The immense change God had wrought in his brethren was thus made manifest to Joseph. Their envy and selfish cruelty had given way to tender love to their father and his affection for the younger son of Rachel. The old jealousy was supplanted to the root; and he who took the lead was ready to become a slave to the governor, that Benjamin might return to be his father's joy and consolation, instead of death if he remained a bondman. What Joseph had sought was given him, though, none as yet knew what he realized, the fraternal guilt how gladly forgiven, the father about to taste comfort beyond all his hopes; and his own pious heart recognized God's goodness and wondrous ways in bringing about all that was about to be the portion of the family of promise.
Good M. Henry casts about for reasons why Judah should be here so prominent. But those who favor either Patristic expositors or Puritans will pardon me if I point out the great loss which all sustain who do not study the dispensational ways of God in scripture. They consequently are too little versed in the prophets, who rendered invaluable and indispensable aid for apprehending the types. There is no real ground for conceiving Judah “a better friend to Benjamin than the rest were,” or “more solicitous to bring him off.” Nor need we think that “he thought himself under greater obligations to endeavor it than the rest, because he had passed his word to his father for his safe return; or the rest chose him for their spokesman, because he was a man of better sense and better spirit, and had a greater command of language than any of them.” I am not aware that anything is extant from Origen, Chrysostom, Theodoret, and Cyril which treats of this, or from Augustine, Jerome or any ancient Latin father. For they too entered so little into the study of the purposes of God as revealed in scripture that we could not expect gleanings of weight on this score.
Yet to those who have profited anything to speak of from prophecy it is evident that to a romancer Reuben would have seemed from Gen. 37 the natural one to have taken up the case, and Judah far from promising, especially when we read the revolting figure which he cuts, in chap. 38. But the truth according to God is that Judah was the one whom grace had now fitted for the work. And this harmonizes with the divine disposition of the land, where Benjamin had a special nearness in their respective lots. “Of Benjamin he said, The beloved of Jehovah—he shall dwell in safety by him; he will cover him all the day long, And dwell between his shoulders” (Deut. 33:1212And of Benjamin he said, The beloved of the Lord shall dwell in safety by him; and the Lord shall cover him all the day long, and he shall dwell between his shoulders. (Deuteronomy 33:12)). And so it was ordered of Jehovah, that notwithstanding the almost extermination of the tribe for their defiance of their brethren in a gross case of sin, and later still their natural repugnance to the anointed king of Judah who superseded Saul's line and their tribe, they became attached to Judah and the house of David beyond and unlike all the others.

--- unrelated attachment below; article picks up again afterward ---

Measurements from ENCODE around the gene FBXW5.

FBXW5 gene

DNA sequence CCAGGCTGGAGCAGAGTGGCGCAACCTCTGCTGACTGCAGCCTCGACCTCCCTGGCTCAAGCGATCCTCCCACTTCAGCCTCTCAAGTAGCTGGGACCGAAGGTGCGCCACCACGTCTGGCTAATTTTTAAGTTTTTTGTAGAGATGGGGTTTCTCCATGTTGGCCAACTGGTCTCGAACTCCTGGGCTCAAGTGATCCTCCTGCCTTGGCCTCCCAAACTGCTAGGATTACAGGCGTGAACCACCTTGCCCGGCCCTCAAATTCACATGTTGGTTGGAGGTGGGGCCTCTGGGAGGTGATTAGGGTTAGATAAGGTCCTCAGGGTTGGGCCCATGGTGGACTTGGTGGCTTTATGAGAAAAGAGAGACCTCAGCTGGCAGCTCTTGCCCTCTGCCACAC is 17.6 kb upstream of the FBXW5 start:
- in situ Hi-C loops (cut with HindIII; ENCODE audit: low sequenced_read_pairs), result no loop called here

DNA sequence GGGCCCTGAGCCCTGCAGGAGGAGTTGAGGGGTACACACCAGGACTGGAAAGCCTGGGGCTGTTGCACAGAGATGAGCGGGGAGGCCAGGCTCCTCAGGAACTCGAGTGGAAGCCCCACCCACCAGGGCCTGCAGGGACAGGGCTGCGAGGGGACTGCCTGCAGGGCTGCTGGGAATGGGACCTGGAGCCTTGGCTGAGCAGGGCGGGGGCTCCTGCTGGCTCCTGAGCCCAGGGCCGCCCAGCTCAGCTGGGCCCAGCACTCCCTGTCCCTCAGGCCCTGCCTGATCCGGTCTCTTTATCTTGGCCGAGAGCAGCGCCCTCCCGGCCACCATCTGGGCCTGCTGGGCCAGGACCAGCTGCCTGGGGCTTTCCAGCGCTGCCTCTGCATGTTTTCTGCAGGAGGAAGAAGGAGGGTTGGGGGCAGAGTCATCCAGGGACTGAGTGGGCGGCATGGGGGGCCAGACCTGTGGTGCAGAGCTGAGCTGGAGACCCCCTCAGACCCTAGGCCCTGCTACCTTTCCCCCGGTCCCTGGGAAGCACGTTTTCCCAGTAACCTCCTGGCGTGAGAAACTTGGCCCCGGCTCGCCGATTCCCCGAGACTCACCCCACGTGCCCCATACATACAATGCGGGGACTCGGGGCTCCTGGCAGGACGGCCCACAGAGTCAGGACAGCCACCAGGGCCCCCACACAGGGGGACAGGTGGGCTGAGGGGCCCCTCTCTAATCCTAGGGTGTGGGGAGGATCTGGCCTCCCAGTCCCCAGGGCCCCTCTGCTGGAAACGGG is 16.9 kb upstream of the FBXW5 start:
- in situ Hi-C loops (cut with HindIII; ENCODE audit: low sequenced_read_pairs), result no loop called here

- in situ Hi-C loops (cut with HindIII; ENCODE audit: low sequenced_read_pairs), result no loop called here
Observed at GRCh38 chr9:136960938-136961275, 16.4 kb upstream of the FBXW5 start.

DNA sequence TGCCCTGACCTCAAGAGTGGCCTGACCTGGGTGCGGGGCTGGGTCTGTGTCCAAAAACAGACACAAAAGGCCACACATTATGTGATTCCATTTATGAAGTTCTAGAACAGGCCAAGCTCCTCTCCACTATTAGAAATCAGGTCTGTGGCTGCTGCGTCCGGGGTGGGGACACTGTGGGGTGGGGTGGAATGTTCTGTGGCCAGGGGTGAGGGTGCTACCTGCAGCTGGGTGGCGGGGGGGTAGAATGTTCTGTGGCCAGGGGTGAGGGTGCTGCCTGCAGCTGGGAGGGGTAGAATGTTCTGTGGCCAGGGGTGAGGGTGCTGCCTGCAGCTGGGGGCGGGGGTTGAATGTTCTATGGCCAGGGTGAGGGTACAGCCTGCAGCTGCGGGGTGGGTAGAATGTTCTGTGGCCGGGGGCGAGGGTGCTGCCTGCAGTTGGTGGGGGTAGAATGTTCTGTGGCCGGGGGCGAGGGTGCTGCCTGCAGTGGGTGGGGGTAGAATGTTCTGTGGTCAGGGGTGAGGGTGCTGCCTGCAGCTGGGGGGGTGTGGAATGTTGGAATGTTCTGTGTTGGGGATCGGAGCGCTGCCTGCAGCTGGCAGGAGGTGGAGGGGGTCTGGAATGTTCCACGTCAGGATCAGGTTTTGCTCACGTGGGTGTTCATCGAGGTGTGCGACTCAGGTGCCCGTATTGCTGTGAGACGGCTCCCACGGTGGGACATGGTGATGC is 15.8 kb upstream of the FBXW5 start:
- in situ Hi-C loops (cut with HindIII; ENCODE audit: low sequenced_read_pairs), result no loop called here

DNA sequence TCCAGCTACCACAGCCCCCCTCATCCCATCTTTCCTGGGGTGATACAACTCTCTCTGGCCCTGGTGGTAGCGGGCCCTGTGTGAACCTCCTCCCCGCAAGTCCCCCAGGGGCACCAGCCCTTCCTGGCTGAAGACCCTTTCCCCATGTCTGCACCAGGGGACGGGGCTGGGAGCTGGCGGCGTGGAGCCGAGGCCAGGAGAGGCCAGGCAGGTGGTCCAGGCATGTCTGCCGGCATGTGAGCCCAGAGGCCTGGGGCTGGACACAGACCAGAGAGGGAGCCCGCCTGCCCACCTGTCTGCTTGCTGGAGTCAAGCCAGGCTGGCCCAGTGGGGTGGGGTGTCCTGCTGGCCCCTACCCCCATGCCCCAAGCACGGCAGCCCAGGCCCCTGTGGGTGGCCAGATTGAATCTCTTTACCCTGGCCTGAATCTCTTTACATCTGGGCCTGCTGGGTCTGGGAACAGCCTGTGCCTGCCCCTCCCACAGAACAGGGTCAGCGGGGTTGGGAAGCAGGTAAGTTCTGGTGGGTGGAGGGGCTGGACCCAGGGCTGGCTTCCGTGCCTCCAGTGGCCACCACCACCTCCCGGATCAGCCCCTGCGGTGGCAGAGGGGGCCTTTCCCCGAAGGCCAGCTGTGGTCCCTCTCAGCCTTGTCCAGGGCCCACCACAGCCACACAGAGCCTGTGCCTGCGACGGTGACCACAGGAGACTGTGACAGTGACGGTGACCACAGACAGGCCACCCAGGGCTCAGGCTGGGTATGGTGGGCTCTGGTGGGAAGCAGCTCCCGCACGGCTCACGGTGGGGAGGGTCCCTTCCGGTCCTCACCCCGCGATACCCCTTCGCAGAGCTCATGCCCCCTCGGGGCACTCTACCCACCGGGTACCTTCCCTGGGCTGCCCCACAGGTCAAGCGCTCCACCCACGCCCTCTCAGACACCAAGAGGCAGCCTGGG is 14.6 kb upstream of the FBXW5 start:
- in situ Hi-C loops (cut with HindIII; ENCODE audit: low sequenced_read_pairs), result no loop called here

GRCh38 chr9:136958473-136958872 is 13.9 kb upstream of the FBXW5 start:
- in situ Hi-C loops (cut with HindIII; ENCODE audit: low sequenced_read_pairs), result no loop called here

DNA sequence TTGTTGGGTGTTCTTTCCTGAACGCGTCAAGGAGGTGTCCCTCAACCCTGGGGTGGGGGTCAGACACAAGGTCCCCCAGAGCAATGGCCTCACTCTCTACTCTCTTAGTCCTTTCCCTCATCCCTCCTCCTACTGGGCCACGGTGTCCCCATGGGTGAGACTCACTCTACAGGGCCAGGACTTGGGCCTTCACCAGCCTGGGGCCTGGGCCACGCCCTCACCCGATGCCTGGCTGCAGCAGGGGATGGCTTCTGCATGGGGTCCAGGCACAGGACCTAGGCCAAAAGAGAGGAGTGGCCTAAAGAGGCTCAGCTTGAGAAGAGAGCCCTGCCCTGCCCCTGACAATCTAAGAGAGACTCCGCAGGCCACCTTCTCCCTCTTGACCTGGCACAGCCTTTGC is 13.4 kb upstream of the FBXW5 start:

So it will characterize the future and its bright hopes when the heart of Jerusalem is spoken to, and she will hear the cry that her time of toil and trouble is accomplished, and her iniquity is pardoned. The ten tribes will share the blessing later; but Judah and Benjamin precede. They rejected the true Christ; they will receive the Antichrist. Hence Judah here has a place with and for Benjamin quite peculiar; and He who inspired the scripture did not forget to point to this fact only known to God, which gives it a meaning full of interest to those who honor the word as truly His and not man's, all of it worthy of Him. As Joseph clearly prefigured Him that was rejected by and separated from His brethren, yet exalted in a sphere outside them for the blessing of men in all the world, so Benjamin typifies Him in His tearing to pieces the enemies of the Jew in the day of retribution that is coming, not for blessing only like Joseph, but for power, executing divine judgment on the adversary.
One quite understands how few since apostolic days in the past or present exhibit a state to apprehend or enjoy the things to come. But this, thank God, does not enfeeble the truth, nor hinder faith's delight in looking beforehand to the glorious things for Israel on the earth then made ready for them. Our portion is with Christ for the heavens.